Sasha and Dinu

“Sasha and Dinu”
composed and performed by Reynold D. Philipsek 2013 copyright
Zino-Rephi Music (BMI)

C Sharp Minor is a key that always puts me in mind and feeling of Slavic melancholy.

Slavic melancholy is a  condition that permeates a lot of music by musicians of that particular origin with myself included.

This “melancholy” is not all sad because a certain nobility is involved as well.

Considering the history of the region this is understandable.

Chopin, Rachmaninoff and Scriabin all famously wrote pieces in the key of C Sharp Minor.

The Sasha I refer to is Scriabin. The Dinu is the Romanian pianist and composer Dinu Lipatti.

We also have named our new female Havanese puppy Sasha.
(She is adorable and happy and not the least melancholy.)

Though the general thrust of this piece definitely conveys this Slavic element which is heartfelt for me and quite natural, there is also a very American component in parts of the piece.

It is very easy for me to “feel” this music and it is one of the things I love to play. Every morning it is one piece I play to start my day along with Chartreuse, Dark Eyes, and Through Rose Colored Glasses.



For some odd reason Autumn stirs deep memories in me. As of late I have thought a lot about my grandmother. She spoke very little English and always pronounced my name as “Ronyal”. She was a very tiny woman and a prolific rose gardener. Only now (alas, too late) do I realize what a unique link I had not only to the “old world” as a far away place but also to a person who was literally from the 19th century (she was born near Poznan, Poland on July 16,1884 and passed away near St. Cloud, Minnesota on May 22,1979).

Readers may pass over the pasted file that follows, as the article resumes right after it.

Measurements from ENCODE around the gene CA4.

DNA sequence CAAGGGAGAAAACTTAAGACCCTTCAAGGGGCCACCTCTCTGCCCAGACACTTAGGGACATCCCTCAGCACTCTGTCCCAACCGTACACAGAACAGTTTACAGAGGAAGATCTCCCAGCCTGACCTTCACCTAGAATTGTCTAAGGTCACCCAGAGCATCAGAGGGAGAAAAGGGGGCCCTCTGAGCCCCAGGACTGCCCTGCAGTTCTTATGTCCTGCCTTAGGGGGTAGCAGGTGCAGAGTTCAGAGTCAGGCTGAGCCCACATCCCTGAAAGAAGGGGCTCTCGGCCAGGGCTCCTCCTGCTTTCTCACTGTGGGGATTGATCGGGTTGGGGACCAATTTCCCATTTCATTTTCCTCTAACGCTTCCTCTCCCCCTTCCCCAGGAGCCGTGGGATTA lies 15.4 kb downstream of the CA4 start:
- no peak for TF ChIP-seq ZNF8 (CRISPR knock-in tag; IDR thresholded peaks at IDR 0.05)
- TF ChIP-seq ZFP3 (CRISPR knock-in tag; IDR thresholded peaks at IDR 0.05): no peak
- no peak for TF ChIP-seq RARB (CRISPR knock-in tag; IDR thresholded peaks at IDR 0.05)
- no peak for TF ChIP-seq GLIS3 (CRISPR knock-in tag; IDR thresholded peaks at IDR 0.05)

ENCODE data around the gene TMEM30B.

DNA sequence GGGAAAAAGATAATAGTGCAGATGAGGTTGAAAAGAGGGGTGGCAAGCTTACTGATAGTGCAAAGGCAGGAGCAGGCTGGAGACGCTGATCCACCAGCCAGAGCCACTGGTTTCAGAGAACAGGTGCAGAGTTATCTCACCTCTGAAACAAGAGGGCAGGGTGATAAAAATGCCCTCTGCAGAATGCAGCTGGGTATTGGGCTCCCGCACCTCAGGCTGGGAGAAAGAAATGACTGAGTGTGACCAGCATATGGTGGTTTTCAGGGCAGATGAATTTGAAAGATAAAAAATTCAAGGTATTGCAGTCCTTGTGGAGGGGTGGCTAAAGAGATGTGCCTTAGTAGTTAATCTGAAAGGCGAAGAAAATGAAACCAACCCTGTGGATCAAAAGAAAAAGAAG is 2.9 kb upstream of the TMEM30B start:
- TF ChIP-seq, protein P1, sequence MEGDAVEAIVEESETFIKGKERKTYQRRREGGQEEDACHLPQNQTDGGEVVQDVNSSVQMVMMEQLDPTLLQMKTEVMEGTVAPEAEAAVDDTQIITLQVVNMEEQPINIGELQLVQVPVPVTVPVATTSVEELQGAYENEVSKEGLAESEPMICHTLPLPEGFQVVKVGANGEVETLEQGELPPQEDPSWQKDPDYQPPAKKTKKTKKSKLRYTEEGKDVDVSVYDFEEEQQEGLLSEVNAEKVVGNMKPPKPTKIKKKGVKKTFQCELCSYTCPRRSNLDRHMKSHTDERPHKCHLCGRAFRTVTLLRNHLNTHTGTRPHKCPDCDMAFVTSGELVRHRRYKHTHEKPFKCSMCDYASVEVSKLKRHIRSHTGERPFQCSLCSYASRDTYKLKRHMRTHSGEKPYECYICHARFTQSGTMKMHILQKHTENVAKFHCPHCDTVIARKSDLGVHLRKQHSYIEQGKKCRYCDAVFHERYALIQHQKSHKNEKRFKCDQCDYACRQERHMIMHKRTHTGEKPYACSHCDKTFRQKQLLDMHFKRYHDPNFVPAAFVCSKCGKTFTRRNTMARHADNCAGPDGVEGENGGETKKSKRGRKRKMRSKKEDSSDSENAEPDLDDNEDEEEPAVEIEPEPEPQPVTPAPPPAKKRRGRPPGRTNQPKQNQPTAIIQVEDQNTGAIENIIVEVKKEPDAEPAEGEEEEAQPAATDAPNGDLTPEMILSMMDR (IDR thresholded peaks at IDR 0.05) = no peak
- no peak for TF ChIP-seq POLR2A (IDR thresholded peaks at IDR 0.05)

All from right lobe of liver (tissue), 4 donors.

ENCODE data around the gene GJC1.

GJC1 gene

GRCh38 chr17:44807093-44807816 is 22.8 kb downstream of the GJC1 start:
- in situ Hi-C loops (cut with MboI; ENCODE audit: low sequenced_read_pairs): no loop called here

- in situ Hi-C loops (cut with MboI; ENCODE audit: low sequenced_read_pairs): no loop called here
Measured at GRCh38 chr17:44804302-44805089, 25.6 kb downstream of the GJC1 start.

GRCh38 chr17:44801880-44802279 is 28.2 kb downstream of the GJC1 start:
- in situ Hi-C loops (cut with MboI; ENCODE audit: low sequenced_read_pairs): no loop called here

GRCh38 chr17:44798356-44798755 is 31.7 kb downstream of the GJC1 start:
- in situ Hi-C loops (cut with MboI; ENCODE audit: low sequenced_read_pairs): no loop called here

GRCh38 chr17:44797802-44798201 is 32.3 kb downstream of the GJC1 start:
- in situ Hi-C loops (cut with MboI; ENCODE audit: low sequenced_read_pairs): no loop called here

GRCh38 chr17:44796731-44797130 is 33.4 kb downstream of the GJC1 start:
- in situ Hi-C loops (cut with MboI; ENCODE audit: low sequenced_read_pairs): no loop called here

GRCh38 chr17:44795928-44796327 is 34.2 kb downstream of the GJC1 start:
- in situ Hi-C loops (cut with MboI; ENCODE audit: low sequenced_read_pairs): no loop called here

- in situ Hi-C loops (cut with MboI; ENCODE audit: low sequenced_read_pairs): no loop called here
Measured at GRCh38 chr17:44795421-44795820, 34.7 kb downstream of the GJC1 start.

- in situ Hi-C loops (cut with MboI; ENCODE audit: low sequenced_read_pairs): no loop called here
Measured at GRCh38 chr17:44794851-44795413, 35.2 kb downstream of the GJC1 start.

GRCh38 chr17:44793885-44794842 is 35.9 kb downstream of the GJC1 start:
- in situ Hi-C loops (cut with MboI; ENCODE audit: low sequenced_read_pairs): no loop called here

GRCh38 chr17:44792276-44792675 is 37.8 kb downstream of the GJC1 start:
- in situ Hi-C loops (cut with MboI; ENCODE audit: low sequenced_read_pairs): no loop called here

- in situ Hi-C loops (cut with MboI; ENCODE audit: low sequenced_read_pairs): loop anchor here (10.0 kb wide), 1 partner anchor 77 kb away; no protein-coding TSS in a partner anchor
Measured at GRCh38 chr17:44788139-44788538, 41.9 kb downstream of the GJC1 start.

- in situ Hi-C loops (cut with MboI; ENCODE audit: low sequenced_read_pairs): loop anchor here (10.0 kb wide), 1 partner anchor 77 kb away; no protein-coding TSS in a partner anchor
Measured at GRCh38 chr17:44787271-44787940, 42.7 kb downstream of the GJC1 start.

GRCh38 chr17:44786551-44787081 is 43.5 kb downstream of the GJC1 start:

She was very fond of wine and always made sure I had a small glass of red wine whenever we would visit her. She began offering me this glass of wine when I was quite young and my parents never objected. Maybe some of my “warm” memories are distilled by this custom. There is even a family rumor that she made bootleg Slivovitz during Prohibition.

I also fondly remember her wonderful raspberry candies. She concocted this confection from the raspberry crop she yielded each year. (there may have been a little wine or slivovitz in them but I am not sure).

So, for my entire life I have associated red roses, red wine and red raspberries with her. I also see her in my mind’s eye donning a long red winter coat and a yellow babushka.

“Babushka” has two meanings in Slavic culture. “Babushka” means grandmother and also refers to the headscarf worn by older women. In my case, the “babushka” reference held both meanings because my “Babushka” always wore one.


Click here to listen to: Babushka


(composed and performed by reynold d. philipsek
2016 copyright/zino-rephi music BMI)